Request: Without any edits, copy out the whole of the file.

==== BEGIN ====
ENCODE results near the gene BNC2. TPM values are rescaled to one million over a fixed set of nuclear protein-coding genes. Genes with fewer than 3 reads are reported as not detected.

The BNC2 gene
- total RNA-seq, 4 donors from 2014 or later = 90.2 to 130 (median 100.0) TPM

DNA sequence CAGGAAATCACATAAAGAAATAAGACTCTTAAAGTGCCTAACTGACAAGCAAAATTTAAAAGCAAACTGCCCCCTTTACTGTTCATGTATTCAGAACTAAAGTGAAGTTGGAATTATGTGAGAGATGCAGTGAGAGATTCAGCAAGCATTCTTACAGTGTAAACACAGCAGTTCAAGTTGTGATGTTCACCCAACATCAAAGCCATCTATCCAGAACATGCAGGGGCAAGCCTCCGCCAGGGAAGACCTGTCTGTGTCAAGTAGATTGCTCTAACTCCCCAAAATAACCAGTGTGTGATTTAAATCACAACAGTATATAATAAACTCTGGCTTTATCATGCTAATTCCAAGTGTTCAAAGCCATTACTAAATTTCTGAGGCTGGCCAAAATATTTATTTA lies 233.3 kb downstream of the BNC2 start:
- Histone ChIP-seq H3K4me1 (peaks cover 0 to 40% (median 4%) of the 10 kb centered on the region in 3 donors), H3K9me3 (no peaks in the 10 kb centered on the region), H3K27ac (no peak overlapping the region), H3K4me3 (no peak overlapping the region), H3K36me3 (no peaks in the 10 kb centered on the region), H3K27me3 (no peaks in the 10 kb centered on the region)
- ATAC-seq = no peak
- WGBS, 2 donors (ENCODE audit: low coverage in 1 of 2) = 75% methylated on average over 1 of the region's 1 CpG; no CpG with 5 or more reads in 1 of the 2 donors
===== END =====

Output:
ENCODE results near the gene BNC2. TPM values are rescaled to one million over a fixed set of nuclear protein-coding genes. Genes with fewer than 3 reads are reported as not detected.

The BNC2 gene
- total RNA-seq, 4 donors from 2014 or later = 90.2 to 130 (median 100.0) TPM

DNA sequence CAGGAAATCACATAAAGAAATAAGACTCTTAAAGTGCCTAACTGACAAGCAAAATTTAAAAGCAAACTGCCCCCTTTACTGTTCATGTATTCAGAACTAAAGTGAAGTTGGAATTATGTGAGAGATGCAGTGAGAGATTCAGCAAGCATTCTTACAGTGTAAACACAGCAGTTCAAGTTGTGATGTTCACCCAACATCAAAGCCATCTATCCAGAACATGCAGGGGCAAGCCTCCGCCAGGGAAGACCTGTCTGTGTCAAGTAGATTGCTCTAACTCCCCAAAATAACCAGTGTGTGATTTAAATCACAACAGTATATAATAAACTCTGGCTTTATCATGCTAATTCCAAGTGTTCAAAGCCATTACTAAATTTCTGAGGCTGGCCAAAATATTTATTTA lies 233.3 kb downstream of the BNC2 start:
- Histone ChIP-seq H3K4me1 (peaks cover 0 to 40% (median 4%) of the 10 kb centered on the region in 3 donors), H3K9me3 (no peaks in the 10 kb centered on the region), H3K27ac (no peak overlapping the region), H3K4me3 (no peak overlapping the region), H3K36me3 (no peaks in the 10 kb centered on the region), H3K27me3 (no peaks in the 10 kb centered on the region)
- ATAC-seq = no peak
- WGBS, 2 donors (ENCODE audit: low coverage in 1 of 2) = 75% methylated on average over 1 of the region's 1 CpG; no CpG with 5 or more reads in 1 of the 2 donors